This report reviews loans provided by Multilateral Development Banks (MDBs) to developing countries for electricity policy from 2006–2008. It examines those policies, regulations, and institutional capacities in the electricity sector that will direct both public and private investment in sustainable energy options.

Key Findings

Summary of Analysis

We reviewed loans provided by MDBs to developing countries for electricity policy from 2006–2008, to understand how the various elements of sustainable energy we identified were reflected in these investments. The results are described in full in section III of this report. Although all the elements are relevant to countries, we recognize that it may not be necessary or possible to include all these elements in a single loan by an MDB. Our review is limited to publicly available loan program preparation documentation: as a result, it does not capture issues that may have been addressed in program implementation. Our research findings should therefore be treated as indicative, and not as a definitive assessment of MDB programs. The objective of this exercise is to highlight those MDB interventions that have taken a comprehensive approach to framing interventions in the electricity sector.

Summary of Findings

A relatively small number of MDB projects addressed many of the elements of sustainable energy proposed in our framework. Many of the associated interventions represent important examples of how the MDBs can bring expertise, networks, and finance to help align investment in the electricity sector with sustainable, low-carbon development. These examples are emphasized in the main text of the report.


The MDBs’ support for the electricity sector should more consistently and comprehensively address policy, regulatory, and institutional capacity to align investment with environmentally and socially sustainable energy using the framework proposed in this report.

  • More attention should be paid to integrated electricity planning and the implications of choices for greenhouse gas (GHG) emissions over the long term.

  • MDB support for energy policy should more consistently and creatively support access to clean and affordable electricity for the poor.

  • The cumulative effects of sustained support for technologies such as hydropower and transmission and distribution infrastructure must be managed.

  • Project development and implementation must be transparent and must engage stakeholders throughout.

Executive Summary

The electricity sector lies at the nexus of two urgent global imperatives: powering economic activities and livelihoods and reducing greenhouse gas (GHG) emissions from the use of fossil fuels. The international community is looking to multilateral development banks (MDBs) to help developing countries balance these sometimes conflicting imperatives. Historically, developing countries have drawn on the public financial resources of MDBs to develop electricity infrastructure. The MDBs have propagated their ideas about technology choice, regulatory policy, and service delivery alongside their capital investments in new power lines and plants.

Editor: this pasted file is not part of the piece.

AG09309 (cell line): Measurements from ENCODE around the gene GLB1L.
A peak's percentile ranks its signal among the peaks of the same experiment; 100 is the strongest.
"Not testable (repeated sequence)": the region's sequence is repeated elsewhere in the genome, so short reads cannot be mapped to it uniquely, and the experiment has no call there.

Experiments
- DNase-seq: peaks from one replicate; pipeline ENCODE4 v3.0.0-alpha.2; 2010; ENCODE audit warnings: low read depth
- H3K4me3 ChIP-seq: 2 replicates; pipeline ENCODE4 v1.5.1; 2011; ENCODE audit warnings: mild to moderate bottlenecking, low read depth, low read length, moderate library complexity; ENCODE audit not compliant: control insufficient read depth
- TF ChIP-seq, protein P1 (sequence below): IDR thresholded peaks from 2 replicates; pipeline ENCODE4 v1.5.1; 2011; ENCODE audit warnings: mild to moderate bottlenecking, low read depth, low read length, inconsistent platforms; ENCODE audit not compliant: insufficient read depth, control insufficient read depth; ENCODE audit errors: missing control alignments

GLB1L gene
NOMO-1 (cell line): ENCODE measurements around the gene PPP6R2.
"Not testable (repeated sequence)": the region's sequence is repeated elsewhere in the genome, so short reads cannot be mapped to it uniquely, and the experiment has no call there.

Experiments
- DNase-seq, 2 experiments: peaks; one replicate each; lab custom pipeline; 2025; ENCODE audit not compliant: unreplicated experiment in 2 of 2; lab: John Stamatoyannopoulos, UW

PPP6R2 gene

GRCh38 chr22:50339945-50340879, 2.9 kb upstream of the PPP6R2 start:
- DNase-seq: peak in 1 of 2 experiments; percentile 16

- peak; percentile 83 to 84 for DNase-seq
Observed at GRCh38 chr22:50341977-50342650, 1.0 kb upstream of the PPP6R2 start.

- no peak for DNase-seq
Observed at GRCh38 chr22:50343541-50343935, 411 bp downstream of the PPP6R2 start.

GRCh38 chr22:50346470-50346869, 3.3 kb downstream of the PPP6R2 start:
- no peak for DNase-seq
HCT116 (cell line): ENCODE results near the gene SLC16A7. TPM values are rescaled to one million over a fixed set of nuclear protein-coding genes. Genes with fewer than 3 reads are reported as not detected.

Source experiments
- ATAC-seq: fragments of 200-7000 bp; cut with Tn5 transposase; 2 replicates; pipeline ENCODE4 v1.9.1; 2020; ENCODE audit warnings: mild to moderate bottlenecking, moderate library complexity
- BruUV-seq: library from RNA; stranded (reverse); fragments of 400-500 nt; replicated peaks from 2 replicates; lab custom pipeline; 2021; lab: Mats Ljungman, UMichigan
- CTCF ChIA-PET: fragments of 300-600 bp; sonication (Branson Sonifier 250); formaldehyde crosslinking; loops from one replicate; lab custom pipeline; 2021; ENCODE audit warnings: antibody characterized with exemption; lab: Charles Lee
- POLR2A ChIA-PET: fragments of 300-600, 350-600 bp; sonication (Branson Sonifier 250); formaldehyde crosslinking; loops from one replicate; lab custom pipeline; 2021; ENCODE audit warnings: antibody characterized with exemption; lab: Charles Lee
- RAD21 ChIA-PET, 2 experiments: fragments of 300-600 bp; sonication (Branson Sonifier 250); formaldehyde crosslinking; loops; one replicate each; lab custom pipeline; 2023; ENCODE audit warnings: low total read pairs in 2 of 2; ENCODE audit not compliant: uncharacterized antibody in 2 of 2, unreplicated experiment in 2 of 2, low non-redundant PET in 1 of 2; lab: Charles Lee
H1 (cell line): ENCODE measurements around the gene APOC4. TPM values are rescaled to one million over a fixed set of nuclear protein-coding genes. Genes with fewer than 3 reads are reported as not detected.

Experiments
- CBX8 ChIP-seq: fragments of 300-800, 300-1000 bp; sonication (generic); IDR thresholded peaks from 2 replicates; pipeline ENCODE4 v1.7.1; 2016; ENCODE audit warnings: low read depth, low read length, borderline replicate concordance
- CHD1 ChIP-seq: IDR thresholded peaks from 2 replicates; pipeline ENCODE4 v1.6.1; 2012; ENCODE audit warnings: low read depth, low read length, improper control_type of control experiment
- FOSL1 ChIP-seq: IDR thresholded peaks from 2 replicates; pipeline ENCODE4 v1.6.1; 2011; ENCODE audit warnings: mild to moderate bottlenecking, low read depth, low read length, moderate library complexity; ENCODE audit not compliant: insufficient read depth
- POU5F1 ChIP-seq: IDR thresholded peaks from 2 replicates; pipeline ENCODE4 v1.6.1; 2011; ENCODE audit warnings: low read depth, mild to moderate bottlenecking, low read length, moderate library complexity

Energy prices do not reflect the true costs of fossil-fuel technologies to public health, to the local environment, and to the planet’s climate system. Decision making in the electricity sector has tended to be both exclusive and opaque, dominated by interests with a stake in “business as usual” practices. As the prices of fossil fuels rise along with our understanding of the environmental and social costs of conventional energy, we need new and better ways to meet energy demand and to support long-term development. Standard energy policy and regulatory mechanisms do not support the renewable energy and energy efficiency necessary to reduce emissions from the energy sector. In most countries, policies and regulations tend to emphasize short-term cost and supply considerations rather than the long-term benefits of the enhanced energy security, environmental performance, and cost savings over time offered by clean technologies.

MDBs are in a position to work with stakeholders in developing countries, including other donors, to pursue low-carbon growth options that also support poverty alleviation. This report examines those policies, regulations, and institutional capacities in the electricity sector that will direct both public and private investment in sustainable energy options. The elements we have proposed do not prescribe a particular mix of technologies or approaches that should be emphasized in any country or region, as this would be neither appropriate nor possible. Every country is endowed with a unique set of energy resources, and the economic, social, and political circumstances that affect how it can meet energy demand are also unique. These elements are instead intended to help any country consider the options for how best to provide electricity services in light of intertwined economic, social and environmental considerations, in order to provide critical development benefits and reduce greenhouse gas emissions.

Enabling Investment in Sustainable Energy

Policies & Regulations

  • Long-term integrated energy planning.
  • Policies and regulations encouraging energy efficiency.
  • Policies and regulations promoting renewable energy.
  • Access to electricity for the poor.
  • Pricing structures encouraging efficiency and reducing consumption.
  • Subsidy reforms to reveal true costs of fossil fuels and promote the viability of sustainable energy options.

Institutional Capacity & Governance

  • Executive agencies’ capacity for sustainable electricity.
  • Regulatory agencies’ capacity to oversee implementation of sustainable electricity policy.
  • Utilities’ capacity to promote energy efficiency and renewables.
  • Transparency of policy, planning, and regulatory processes for electricity.
  • Stakeholders’ engagement in policy, planning, and regulatory processes.